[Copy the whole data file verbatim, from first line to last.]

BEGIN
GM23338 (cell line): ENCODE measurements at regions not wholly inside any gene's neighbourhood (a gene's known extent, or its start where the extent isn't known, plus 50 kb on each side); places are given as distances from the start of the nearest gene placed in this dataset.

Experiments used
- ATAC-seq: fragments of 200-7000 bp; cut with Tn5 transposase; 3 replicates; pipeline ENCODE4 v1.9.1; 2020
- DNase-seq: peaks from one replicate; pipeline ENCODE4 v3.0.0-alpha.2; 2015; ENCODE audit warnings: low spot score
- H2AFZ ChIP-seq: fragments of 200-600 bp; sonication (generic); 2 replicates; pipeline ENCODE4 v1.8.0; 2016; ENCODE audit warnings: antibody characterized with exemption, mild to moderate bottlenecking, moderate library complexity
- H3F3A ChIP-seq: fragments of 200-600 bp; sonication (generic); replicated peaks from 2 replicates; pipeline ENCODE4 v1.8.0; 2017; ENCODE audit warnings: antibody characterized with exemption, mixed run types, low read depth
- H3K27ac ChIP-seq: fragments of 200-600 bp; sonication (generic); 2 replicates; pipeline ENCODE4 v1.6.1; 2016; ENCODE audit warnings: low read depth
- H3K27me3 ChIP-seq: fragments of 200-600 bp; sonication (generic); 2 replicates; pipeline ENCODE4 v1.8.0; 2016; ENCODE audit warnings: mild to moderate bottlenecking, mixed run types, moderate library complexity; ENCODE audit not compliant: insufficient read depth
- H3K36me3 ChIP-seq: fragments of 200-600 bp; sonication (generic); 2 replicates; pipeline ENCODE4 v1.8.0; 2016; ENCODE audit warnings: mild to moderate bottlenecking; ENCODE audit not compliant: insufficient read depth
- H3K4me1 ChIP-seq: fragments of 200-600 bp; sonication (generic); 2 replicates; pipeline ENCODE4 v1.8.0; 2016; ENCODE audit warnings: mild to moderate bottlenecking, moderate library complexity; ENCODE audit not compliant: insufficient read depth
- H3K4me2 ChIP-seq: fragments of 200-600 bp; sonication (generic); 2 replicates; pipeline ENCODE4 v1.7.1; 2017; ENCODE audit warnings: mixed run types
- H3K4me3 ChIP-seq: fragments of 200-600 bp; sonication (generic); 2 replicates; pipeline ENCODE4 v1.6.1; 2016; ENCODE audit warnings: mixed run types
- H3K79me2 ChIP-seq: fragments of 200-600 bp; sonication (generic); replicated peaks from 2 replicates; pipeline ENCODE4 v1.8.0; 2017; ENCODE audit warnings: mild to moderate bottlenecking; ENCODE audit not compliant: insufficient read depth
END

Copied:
GM23338 (cell line): ENCODE measurements at regions not wholly inside any gene's neighbourhood (a gene's known extent, or its start where the extent isn't known, plus 50 kb on each side); places are given as distances from the start of the nearest gene placed in this dataset.

Experiments used
- ATAC-seq: fragments of 200-7000 bp; cut with Tn5 transposase; 3 replicates; pipeline ENCODE4 v1.9.1; 2020
- DNase-seq: peaks from one replicate; pipeline ENCODE4 v3.0.0-alpha.2; 2015; ENCODE audit warnings: low spot score
- H2AFZ ChIP-seq: fragments of 200-600 bp; sonication (generic); 2 replicates; pipeline ENCODE4 v1.8.0; 2016; ENCODE audit warnings: antibody characterized with exemption, mild to moderate bottlenecking, moderate library complexity
- H3F3A ChIP-seq: fragments of 200-600 bp; sonication (generic); replicated peaks from 2 replicates; pipeline ENCODE4 v1.8.0; 2017; ENCODE audit warnings: antibody characterized with exemption, mixed run types, low read depth
- H3K27ac ChIP-seq: fragments of 200-600 bp; sonication (generic); 2 replicates; pipeline ENCODE4 v1.6.1; 2016; ENCODE audit warnings: low read depth
- H3K27me3 ChIP-seq: fragments of 200-600 bp; sonication (generic); 2 replicates; pipeline ENCODE4 v1.8.0; 2016; ENCODE audit warnings: mild to moderate bottlenecking, mixed run types, moderate library complexity; ENCODE audit not compliant: insufficient read depth
- H3K36me3 ChIP-seq: fragments of 200-600 bp; sonication (generic); 2 replicates; pipeline ENCODE4 v1.8.0; 2016; ENCODE audit warnings: mild to moderate bottlenecking; ENCODE audit not compliant: insufficient read depth
- H3K4me1 ChIP-seq: fragments of 200-600 bp; sonication (generic); 2 replicates; pipeline ENCODE4 v1.8.0; 2016; ENCODE audit warnings: mild to moderate bottlenecking, moderate library complexity; ENCODE audit not compliant: insufficient read depth
- H3K4me2 ChIP-seq: fragments of 200-600 bp; sonication (generic); 2 replicates; pipeline ENCODE4 v1.7.1; 2017; ENCODE audit warnings: mixed run types
- H3K4me3 ChIP-seq: fragments of 200-600 bp; sonication (generic); 2 replicates; pipeline ENCODE4 v1.6.1; 2016; ENCODE audit warnings: mixed run types
- H3K79me2 ChIP-seq: fragments of 200-600 bp; sonication (generic); replicated peaks from 2 replicates; pipeline ENCODE4 v1.8.0; 2017; ENCODE audit warnings: mild to moderate bottlenecking; ENCODE audit not compliant: insufficient read depth